RED OR DEAD
Two young folk (aged 20 and 19) with no design training but with a real love of music and fashion, a can do attitude and with the impetuosity of youth set up a fashion label Red or Dead. Gerardine, whilst being untrained has already spent half a decade making all her clothes and Wayne has spent 6 years clubbing in self customised (and with the aide of a creative Mum) secondhand clothes. From emptying their wardrobes onto Camden Market at the turn of the 80s, to Gerardine getting an order from Macy's New York from her stall in Kensington Market in 1981 to notoriety, shops around the globe, 3 British Fashion Council Awards, Wayne, Gerardine and a wonderfully eclectic and, for the most part untrained club kids created a fashion brand whose anti establishment stance still resonates to this day.
Still the definitive Red or Dead print, the baby in a space helmet appeared on bags, shorts, halter tops and even transparent Dr Marten boots. The Space Baby wedding dress is now in the Victoria & Albert Museum.
Prints are a strong element in all of Red or Dead's collections, and the 'naughty but nice' love heart design is one of Hemingway's favourites.
Hemingway pokes fun at Baden-Powell with a tongue-in-cheek look at the world of dib dib dib.
One of Hemingway’s favourite English eccentrics, Stanley Green would make a daily pilgrimage up and down London’s Oxford Street. Red or Dead’s 1993 collection immortalized Green’s trademark ‘Eat Less Protein’ placard.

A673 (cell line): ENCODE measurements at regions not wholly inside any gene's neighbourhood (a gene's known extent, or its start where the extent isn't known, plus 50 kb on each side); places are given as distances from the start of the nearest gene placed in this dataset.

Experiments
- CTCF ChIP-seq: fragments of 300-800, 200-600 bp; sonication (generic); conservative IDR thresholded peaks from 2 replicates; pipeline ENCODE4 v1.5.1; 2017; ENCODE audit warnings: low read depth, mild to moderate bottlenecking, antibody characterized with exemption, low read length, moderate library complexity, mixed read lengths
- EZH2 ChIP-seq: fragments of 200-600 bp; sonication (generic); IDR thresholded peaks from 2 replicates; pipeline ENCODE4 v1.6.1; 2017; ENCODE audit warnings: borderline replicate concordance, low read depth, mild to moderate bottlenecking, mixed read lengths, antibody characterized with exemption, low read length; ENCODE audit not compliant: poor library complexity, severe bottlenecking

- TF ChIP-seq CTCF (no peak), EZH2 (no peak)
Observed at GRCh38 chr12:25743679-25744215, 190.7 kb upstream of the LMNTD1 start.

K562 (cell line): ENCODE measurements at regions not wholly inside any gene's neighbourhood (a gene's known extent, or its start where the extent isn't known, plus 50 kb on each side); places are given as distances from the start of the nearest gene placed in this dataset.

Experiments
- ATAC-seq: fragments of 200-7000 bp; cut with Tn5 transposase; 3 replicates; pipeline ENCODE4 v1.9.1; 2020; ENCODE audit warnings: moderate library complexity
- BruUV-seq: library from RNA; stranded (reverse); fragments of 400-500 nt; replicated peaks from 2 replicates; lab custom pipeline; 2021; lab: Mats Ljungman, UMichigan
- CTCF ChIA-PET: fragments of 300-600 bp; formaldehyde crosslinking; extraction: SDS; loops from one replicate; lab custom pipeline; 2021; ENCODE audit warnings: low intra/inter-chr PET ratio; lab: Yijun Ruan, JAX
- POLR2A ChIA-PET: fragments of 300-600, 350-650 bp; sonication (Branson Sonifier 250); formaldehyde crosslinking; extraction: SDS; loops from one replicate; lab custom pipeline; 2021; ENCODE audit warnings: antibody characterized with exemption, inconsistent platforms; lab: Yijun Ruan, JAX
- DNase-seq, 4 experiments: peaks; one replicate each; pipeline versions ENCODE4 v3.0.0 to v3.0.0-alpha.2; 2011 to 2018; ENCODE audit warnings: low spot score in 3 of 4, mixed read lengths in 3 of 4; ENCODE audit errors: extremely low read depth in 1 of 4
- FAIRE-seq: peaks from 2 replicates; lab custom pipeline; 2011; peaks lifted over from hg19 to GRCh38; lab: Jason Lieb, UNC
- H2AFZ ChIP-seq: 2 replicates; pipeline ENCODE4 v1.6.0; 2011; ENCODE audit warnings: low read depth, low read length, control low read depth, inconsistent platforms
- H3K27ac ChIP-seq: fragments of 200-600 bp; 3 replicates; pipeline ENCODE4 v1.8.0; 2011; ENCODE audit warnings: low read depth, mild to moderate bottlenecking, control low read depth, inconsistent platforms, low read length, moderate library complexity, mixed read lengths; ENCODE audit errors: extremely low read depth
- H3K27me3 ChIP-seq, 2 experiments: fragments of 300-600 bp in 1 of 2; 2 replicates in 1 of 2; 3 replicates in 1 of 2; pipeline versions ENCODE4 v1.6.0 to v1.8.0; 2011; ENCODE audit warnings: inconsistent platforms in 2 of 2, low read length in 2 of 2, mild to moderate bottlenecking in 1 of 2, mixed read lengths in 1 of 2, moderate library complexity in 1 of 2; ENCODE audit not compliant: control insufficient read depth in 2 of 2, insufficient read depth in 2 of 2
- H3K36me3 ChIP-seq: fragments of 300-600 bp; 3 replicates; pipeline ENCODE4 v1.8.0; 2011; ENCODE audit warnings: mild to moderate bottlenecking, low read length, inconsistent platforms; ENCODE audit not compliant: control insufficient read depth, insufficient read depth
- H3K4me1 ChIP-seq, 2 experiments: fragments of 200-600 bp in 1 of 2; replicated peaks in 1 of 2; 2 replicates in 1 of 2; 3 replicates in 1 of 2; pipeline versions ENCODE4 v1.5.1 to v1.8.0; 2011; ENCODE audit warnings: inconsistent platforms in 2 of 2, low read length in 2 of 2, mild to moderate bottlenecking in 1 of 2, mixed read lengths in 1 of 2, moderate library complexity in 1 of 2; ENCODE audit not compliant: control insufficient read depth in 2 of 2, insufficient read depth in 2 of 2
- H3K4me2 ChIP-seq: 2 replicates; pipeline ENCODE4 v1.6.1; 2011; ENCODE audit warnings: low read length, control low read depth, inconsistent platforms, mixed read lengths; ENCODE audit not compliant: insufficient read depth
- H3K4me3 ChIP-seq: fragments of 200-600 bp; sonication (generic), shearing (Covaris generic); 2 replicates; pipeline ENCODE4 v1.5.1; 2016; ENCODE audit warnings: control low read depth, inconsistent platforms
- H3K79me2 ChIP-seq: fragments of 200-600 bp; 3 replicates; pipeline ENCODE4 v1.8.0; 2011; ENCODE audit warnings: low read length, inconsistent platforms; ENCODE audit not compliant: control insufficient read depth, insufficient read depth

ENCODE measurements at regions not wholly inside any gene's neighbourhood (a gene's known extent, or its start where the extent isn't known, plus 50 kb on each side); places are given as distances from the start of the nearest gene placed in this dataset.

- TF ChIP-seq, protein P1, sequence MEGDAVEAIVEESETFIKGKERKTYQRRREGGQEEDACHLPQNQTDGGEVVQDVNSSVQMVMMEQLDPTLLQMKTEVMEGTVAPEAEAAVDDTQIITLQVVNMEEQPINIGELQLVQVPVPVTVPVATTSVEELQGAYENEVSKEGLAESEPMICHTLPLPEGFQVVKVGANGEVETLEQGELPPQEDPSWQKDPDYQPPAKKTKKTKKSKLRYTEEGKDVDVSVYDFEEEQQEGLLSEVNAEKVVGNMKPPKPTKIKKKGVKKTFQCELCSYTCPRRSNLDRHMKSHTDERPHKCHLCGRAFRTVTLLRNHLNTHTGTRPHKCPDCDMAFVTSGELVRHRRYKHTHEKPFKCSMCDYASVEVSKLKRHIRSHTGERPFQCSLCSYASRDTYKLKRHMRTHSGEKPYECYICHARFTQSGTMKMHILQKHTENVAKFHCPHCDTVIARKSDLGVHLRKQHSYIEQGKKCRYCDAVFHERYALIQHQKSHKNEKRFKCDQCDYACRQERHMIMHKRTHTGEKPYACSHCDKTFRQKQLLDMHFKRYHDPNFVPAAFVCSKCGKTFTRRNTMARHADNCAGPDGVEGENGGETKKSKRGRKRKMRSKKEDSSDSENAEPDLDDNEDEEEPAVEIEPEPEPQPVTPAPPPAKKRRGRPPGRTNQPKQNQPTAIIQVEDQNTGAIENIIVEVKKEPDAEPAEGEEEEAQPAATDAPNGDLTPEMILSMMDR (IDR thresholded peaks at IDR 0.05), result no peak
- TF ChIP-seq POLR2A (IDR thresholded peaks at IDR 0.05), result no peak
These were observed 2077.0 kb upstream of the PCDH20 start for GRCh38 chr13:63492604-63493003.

Sucky Fucky - This sheaf dress resulted from Hemingway's disgust at tourists who exploit the Far East's sex industry. He saw it was a way of throwing their hypocrisy back in their faces.
With knives and blood on the catwalk, the show caused a storm of controversy and was dubbed 'A Bloody Disgrace' by the British tabloid press.
Not all Red or Dead designs need to carry a message; some are chosen purely for their visual impact. The quirky fish print found its way onto a variety of designs, including a voluminous floaty dress.
Red or Dead taps into the harder edge of popular culture and street style. Hemingway was instrumental in the punk revival and has flirted with the appeal heavy metal in his collections.
The Keyhole Collection - Teaming up with high - security prisoners to produce a collection provoked press criticism, but the system has now become established in the US. Hemingway capitalized on the prison image by using motifs such as arrows and prison numbers, and making stylistic references to utilitarian workwear.
Making the uncool cool, Hemingway explores the mysteries of his old geography teacher's fashion sense with much play on corduroy, tank tops and lurid print shirts.
This surreal image was used as a publicity flyer. Other unlikely shoe-wearers in the series included a table leg and an elephant's foot.
The Watch shoe as sported by teen band Bros, 1987.
Hemingway's impish sense of humour has caused several run-ins with the establishment. These styles had to be pulled from the shops when the various companies accused Red or Dead of undermining their branding.
Check out some of the Red or Dead Memorabilia from back int' day!